Author Topic: pressure carb??????  (Read 10123 times)


pressure carb??????
« on: January 15, 2011, 06:08:54 PM »
How come helio used the ps-5 pressure carb instead of of a ma4-5 or injection?  I realize the lack of carb ice compared to the pressure carb or injection. Can a standard updraft carb be installed in place of the pressure carb? Injection is to costly.


  • Guest
Re: pressure carb??????
« Reply #1 on: January 16, 2011, 07:19:22 AM »
In regard to the PS-5C Carburetor.  There is not a thing wrong with them.  They ARE different when compared to float carburetors, however.  They require fuel pressure in order to work.  They will work regardless of the attitude, and do not typically suffer from carburetor ice.  All the Cessna L-19's are equipped with the PS-5C carburetor, and there are several hundred still flying, and flying fine I might add.  It is a rather complicated beast when compared to a float carb, but quite reliable.  Just my 2c worth.


Re: pressure carb??????
« Reply #2 on: January 16, 2011, 05:19:27 PM »
WHy did Helio choose the pressure carb????? Seems to be many more float type carb. planes in operation than the pressure carb, must be some reason for that?? I am not knocking the pressure carb just wondering why it is not very popular or if has any advantage over the standard carb on the helio?? Not to mention the cost of rebuild parts.


Re: pressure carb??????
« Reply #3 on: January 16, 2011, 07:14:33 PM »
Actually it was Lycoming that selected pressure carbs (just look in your Lycoming manuals) for use with the GO series engines, not Helio although it would make sense with the design goals of Helio at the the time to be as simple to operate as possible for the pilot... the pressure carb provides automatic altitude mixture control and enhanced cooling with a more efficient power enrichment circuit than most float type carbs for better cylinder cooling at full throttle which was likely Lycoming's main reason for selecting them. These are great carbs both in function and reliability, yes they are more expensive to overhaul and also require a 337 at overhaul as any pressure carb is considered a major repair at overhaul and one should not defer maintenance as one might on a float carbs.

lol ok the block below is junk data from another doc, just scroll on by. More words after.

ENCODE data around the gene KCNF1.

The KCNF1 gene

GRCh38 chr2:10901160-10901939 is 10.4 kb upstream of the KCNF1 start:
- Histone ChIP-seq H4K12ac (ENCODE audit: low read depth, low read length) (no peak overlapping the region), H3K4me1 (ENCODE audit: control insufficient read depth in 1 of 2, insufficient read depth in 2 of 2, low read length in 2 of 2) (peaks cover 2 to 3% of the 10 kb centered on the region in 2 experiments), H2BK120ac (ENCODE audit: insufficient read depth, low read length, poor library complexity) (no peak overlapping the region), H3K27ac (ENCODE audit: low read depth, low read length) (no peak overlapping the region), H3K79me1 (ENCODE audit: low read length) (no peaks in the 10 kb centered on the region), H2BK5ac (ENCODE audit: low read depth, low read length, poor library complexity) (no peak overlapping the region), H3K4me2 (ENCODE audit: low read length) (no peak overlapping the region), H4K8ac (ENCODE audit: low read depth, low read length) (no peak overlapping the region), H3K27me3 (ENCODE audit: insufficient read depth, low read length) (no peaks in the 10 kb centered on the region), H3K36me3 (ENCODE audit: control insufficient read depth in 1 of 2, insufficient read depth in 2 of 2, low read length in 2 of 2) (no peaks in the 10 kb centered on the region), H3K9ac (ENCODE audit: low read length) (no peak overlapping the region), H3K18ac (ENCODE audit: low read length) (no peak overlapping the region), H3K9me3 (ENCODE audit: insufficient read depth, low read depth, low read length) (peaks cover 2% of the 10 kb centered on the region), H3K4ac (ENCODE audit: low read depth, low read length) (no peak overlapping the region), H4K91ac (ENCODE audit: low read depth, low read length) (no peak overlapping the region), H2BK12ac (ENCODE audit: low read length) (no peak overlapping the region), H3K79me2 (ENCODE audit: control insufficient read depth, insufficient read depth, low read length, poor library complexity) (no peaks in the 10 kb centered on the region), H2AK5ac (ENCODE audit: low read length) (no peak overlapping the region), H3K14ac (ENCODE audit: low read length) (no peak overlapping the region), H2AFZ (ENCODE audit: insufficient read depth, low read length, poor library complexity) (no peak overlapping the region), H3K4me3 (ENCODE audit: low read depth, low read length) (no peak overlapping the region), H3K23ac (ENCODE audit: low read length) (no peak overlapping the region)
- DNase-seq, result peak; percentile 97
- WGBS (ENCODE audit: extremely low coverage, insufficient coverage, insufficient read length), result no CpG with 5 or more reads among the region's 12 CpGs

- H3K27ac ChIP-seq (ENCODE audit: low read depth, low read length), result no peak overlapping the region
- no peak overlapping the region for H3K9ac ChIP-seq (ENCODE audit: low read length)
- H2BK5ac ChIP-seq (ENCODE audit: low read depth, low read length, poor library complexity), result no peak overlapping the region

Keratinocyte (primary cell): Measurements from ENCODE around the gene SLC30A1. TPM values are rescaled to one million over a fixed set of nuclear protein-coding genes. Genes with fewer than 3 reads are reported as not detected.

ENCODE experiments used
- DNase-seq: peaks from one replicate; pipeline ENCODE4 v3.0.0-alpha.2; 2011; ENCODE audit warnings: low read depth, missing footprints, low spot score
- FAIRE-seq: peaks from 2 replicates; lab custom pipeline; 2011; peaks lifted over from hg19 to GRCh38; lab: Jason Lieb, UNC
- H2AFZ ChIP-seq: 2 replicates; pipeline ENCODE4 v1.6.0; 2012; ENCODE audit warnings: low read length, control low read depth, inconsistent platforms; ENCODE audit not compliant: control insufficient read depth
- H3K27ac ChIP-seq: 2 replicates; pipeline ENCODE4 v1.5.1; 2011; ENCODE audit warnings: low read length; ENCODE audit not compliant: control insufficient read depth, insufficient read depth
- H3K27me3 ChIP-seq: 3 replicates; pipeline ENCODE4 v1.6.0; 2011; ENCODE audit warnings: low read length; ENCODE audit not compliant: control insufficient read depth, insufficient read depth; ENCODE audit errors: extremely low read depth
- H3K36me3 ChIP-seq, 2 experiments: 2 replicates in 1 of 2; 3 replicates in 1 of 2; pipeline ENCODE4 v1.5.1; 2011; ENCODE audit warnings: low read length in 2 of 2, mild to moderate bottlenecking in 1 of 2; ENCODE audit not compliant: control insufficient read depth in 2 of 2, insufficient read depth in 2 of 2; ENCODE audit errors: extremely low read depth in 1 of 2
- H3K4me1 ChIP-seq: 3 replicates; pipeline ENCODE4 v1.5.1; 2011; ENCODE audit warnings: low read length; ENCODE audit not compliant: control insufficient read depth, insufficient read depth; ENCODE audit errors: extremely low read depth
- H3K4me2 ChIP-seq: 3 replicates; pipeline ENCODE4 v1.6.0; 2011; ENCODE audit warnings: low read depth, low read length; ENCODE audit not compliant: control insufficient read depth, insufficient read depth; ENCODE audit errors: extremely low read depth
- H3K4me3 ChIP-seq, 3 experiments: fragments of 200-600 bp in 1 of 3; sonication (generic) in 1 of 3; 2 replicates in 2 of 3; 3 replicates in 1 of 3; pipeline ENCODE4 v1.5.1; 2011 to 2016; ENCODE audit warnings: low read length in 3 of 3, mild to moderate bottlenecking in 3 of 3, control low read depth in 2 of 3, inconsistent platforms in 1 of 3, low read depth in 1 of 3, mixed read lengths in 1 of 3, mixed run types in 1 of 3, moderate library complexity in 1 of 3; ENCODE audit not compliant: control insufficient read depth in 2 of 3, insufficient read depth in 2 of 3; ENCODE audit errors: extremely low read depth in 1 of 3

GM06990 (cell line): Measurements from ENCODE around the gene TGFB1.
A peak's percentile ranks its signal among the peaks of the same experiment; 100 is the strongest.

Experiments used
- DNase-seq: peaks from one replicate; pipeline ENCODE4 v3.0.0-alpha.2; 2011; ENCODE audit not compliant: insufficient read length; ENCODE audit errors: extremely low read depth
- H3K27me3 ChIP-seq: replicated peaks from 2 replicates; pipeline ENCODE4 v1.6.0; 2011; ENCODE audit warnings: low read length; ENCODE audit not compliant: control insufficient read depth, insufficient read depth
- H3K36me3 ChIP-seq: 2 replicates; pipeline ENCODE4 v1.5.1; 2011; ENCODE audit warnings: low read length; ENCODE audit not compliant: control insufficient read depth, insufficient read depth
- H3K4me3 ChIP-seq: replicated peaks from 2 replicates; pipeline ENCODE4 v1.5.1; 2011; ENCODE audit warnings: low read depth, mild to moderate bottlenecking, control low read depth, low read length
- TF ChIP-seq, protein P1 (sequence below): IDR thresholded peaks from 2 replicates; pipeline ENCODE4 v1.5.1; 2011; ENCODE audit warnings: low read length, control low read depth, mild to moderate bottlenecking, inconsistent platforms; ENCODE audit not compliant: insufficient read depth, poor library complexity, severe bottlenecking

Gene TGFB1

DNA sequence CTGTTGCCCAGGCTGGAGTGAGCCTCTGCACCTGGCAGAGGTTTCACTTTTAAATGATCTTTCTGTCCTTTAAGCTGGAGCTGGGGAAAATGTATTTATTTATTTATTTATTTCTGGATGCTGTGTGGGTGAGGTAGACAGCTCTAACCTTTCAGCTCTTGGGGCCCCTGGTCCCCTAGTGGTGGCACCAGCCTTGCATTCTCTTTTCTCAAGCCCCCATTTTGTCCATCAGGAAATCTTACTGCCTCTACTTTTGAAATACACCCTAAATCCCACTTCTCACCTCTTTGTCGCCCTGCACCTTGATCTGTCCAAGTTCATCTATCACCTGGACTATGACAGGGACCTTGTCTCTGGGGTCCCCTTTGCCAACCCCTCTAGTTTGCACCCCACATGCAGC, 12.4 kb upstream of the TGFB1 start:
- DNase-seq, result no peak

• Guest
Re: pressure carb??????
« Reply #4 on: January 17, 2011, 08:57:35 PM »
In response to the above post, it will also be interesting to note that the "pressure carbs" were initially designed for use in the Twin Bonanza and Aero Commander. Lycoming developed these for high speed and moderate altitude ops. Most normally aspirated aircraft with geared engine technology brought to you by Lyc. had Bendix design the carb. There are plenty of them, and can be had for reasonable prices as long as they have been "green tagged" and bench tested.

Ray Dorsey

Re: pressure carb??????
« Reply #5 on: January 26, 2011, 12:49:26 AM »
You Have source? Always looking for spares.
There is a nice little Bendix PS series manual that is available .  When the carb is adj.
per conditions. it works better then a float carb ,better mileage per conditions.


Doug Johnson

Re: pressure carb??????
« Reply #6 on: May 03, 2014, 09:05:23 AM »
Does anyone use the search feature and look for info on this site?

I still believe that converting to a Bendix fuel injection system is the way to go but....

I found a short article on pressure carbs while looking for lycoming info and thought I would post it here for anyone interested. Since it explains the pressure carb so well and points out a couple of important things.

Also Gordon Cragg probably has some advice on rebuilding carburetors hopefully he will share it.

The one that caught my attention was the pressure parameters for the carb I thought there was a broader range.

The second was that if you have never had the newer diaphragms installed it probably wouldn't be a bad idea.

So you've got a Bendix Pressure Carburetor....

This article was found on the Aero Commander Website ( Following these guidelines will insure a long and peaceful life with the PS5-BD. Especially follow the rule about putting the mixture in “park” when the engine is not running. Many thanks to Chris for the most useful information.